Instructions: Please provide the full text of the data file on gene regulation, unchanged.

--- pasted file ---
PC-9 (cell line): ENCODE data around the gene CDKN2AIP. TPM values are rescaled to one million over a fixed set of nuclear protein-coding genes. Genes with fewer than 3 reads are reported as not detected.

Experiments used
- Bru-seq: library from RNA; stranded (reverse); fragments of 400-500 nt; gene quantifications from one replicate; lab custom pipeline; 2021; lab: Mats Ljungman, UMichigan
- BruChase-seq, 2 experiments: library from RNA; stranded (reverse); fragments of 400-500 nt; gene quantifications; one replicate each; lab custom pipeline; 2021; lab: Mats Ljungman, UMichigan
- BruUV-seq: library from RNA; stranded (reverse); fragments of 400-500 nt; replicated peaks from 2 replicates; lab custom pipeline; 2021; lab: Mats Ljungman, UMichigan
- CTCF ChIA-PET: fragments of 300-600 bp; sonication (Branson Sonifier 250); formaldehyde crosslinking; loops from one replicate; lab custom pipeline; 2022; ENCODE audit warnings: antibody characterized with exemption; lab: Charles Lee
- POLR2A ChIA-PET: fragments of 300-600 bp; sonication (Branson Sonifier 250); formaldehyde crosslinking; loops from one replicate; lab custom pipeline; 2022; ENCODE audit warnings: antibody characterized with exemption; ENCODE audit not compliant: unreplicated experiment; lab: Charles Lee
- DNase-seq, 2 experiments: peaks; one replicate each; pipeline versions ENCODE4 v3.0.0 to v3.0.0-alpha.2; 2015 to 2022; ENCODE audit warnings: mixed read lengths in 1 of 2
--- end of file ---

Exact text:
PC-9 (cell line): ENCODE data around the gene CDKN2AIP. TPM values are rescaled to one million over a fixed set of nuclear protein-coding genes. Genes with fewer than 3 reads are reported as not detected.

Experiments used
- Bru-seq: library from RNA; stranded (reverse); fragments of 400-500 nt; gene quantifications from one replicate; lab custom pipeline; 2021; lab: Mats Ljungman, UMichigan
- BruChase-seq, 2 experiments: library from RNA; stranded (reverse); fragments of 400-500 nt; gene quantifications; one replicate each; lab custom pipeline; 2021; lab: Mats Ljungman, UMichigan
- BruUV-seq: library from RNA; stranded (reverse); fragments of 400-500 nt; replicated peaks from 2 replicates; lab custom pipeline; 2021; lab: Mats Ljungman, UMichigan
- CTCF ChIA-PET: fragments of 300-600 bp; sonication (Branson Sonifier 250); formaldehyde crosslinking; loops from one replicate; lab custom pipeline; 2022; ENCODE audit warnings: antibody characterized with exemption; lab: Charles Lee
- POLR2A ChIA-PET: fragments of 300-600 bp; sonication (Branson Sonifier 250); formaldehyde crosslinking; loops from one replicate; lab custom pipeline; 2022; ENCODE audit warnings: antibody characterized with exemption; ENCODE audit not compliant: unreplicated experiment; lab: Charles Lee
- DNase-seq, 2 experiments: peaks; one replicate each; pipeline versions ENCODE4 v3.0.0 to v3.0.0-alpha.2; 2015 to 2022; ENCODE audit warnings: mixed read lengths in 1 of 2